I've seen at least three white bicycles adorned with flowers tethered to poles around Portland and Milwaukie. What gives? Do the bikes represent a location where a cyclist was hit by a car? An art installation? Or just one person's attempt at being whimsical? —JoyGirl

Unless you're the sort who finds pictures of stillborn infants "festive," describes Berlin Alexanderplatz as a "romp," and considers Pol Pot a "party animal," you probably wouldn't characterize the stark memorials known as ghost bikes as "whimsical." "Somber, bordering on eerie" might be more le mot juste.

As you've correctly guessed, each bike commemorates a bicyclist who was killed at that location. To be frank, I've always found the bikes' purpose to be painfully obvious, but—lucky for you, darling readers—there's more to the story.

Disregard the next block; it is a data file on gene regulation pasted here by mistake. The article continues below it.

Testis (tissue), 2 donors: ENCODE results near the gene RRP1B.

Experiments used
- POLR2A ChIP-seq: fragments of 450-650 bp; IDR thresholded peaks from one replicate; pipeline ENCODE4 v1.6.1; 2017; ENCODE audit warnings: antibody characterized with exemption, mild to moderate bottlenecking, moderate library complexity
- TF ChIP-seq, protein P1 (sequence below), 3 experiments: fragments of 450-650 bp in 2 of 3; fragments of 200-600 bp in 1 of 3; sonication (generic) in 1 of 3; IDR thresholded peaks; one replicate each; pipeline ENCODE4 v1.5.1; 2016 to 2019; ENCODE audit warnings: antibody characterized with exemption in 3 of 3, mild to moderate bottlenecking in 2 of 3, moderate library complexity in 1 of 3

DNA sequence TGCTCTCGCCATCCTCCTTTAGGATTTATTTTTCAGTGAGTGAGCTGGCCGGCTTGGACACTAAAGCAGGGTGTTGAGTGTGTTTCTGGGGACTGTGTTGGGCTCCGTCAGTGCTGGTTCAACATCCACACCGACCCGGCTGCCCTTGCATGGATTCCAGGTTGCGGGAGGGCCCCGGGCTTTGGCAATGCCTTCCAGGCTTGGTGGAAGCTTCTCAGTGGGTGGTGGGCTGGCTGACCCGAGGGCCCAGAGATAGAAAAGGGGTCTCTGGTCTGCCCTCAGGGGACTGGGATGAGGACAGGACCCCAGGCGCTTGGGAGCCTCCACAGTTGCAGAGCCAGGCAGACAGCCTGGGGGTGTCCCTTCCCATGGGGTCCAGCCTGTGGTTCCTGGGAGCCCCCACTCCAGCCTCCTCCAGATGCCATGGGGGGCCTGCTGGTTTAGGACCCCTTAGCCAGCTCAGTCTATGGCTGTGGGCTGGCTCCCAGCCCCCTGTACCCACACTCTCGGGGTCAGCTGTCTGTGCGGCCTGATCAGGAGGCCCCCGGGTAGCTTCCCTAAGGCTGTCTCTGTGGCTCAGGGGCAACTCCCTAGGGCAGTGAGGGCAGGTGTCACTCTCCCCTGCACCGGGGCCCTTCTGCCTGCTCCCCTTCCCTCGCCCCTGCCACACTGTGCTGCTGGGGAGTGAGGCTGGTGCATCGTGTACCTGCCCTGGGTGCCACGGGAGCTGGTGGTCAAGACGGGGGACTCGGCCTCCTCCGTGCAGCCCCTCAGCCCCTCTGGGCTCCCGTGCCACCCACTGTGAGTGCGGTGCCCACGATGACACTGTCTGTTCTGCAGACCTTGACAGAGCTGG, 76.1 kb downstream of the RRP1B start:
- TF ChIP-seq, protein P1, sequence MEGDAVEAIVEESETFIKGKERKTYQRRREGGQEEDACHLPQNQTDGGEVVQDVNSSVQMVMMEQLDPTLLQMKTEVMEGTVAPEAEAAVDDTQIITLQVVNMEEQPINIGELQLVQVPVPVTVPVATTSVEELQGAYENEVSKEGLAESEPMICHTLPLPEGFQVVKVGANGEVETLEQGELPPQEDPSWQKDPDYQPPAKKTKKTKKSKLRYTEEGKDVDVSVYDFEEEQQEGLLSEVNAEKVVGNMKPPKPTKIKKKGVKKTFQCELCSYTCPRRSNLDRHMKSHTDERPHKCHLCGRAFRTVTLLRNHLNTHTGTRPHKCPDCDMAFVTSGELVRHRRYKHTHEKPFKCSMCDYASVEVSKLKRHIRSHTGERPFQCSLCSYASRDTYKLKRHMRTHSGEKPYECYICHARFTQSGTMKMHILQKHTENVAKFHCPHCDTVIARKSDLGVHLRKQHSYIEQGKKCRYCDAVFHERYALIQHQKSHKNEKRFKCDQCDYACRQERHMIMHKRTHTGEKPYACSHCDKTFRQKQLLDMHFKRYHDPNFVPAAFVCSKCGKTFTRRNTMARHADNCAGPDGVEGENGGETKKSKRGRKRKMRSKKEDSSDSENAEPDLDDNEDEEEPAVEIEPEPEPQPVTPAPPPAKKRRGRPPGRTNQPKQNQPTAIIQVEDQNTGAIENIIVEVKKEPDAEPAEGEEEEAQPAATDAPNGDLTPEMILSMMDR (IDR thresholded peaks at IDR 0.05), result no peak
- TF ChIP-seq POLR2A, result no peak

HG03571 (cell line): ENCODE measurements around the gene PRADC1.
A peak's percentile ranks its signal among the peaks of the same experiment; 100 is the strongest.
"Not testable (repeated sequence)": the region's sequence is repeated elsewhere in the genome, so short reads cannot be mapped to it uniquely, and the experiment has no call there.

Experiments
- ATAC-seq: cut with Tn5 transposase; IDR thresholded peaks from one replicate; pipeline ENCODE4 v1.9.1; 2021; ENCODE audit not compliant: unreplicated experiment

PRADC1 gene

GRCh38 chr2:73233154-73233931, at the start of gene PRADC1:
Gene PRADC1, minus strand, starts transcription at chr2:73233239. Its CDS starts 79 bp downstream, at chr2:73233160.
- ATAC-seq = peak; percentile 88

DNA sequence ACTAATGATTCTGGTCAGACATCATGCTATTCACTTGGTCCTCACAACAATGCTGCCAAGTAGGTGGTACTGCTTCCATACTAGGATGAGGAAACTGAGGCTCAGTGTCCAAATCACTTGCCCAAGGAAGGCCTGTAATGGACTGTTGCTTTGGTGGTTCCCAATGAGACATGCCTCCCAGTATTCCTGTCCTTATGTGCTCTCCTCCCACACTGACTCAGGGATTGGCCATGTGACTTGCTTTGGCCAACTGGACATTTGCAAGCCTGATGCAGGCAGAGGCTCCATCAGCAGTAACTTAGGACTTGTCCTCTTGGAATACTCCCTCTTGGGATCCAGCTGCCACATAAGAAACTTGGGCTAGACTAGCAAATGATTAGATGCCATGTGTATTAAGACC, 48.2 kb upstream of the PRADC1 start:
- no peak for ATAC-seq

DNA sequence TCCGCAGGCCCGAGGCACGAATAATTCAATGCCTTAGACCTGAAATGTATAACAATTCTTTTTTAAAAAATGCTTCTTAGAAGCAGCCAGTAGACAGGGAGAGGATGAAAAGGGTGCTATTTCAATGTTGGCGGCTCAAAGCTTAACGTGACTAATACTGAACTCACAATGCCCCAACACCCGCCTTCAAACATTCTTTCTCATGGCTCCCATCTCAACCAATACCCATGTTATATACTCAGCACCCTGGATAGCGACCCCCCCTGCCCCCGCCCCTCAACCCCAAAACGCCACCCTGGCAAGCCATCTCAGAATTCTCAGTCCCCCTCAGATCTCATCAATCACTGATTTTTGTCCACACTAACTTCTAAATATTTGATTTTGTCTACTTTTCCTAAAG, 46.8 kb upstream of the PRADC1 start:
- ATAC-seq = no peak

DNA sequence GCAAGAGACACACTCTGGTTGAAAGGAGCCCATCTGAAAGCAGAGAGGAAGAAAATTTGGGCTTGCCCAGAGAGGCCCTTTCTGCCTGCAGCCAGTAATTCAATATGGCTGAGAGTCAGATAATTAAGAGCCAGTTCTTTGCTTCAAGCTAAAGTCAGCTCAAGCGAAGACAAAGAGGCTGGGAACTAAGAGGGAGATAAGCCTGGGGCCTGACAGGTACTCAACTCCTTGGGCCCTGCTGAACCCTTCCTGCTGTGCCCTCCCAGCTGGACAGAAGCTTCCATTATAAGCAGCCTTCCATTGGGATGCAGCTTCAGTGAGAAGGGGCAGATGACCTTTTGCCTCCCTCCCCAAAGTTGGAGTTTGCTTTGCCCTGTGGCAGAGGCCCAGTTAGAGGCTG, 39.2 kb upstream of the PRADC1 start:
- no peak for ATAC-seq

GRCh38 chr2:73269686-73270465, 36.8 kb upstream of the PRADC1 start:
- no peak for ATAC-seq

First, it turns out that, as Portland-y as they seem, ghost bikes weren't our idea. They began in 2003, in St. Louis, and apparently touched a nerve worldwide: New York-based ghostbikes.org now records the memorials in 150 cities spread over 22 countries, including 20 here in Portland. (There's even a map, in case you want to plan a rather depressing tour.)

While Portland can't take credit for inventing ghost bikes, we may take some consolation in the fact we'll be in the movie: Meaghan Wilbur, a New York filmmaker so indie she didn't immediately answer emails from the press, is in post-production with the Ghost Bikes Film Project, which includes footage shot in Portland last summer. 

Information about exactly where and when the film might be released is currently only being made available to the project's Kickstarter backers. This strikes me as a hell of way to run a railroad, but what do I know? Maybe if we keep looking both ways at every intersection, we'll see it coming.